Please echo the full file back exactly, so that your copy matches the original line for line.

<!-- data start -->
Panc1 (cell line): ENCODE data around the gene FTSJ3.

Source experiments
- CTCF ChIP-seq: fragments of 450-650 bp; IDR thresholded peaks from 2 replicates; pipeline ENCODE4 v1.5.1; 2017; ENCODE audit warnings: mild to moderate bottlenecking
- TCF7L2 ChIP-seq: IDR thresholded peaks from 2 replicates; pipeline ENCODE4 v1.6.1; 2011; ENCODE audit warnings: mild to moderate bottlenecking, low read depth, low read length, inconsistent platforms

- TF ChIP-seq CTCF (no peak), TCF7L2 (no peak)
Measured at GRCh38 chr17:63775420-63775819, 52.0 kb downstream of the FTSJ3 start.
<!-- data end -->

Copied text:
Panc1 (cell line): ENCODE data around the gene FTSJ3.

Source experiments
- CTCF ChIP-seq: fragments of 450-650 bp; IDR thresholded peaks from 2 replicates; pipeline ENCODE4 v1.5.1; 2017; ENCODE audit warnings: mild to moderate bottlenecking
- TCF7L2 ChIP-seq: IDR thresholded peaks from 2 replicates; pipeline ENCODE4 v1.6.1; 2011; ENCODE audit warnings: mild to moderate bottlenecking, low read depth, low read length, inconsistent platforms

- TF ChIP-seq CTCF (no peak), TCF7L2 (no peak)
Measured at GRCh38 chr17:63775420-63775819, 52.0 kb downstream of the FTSJ3 start.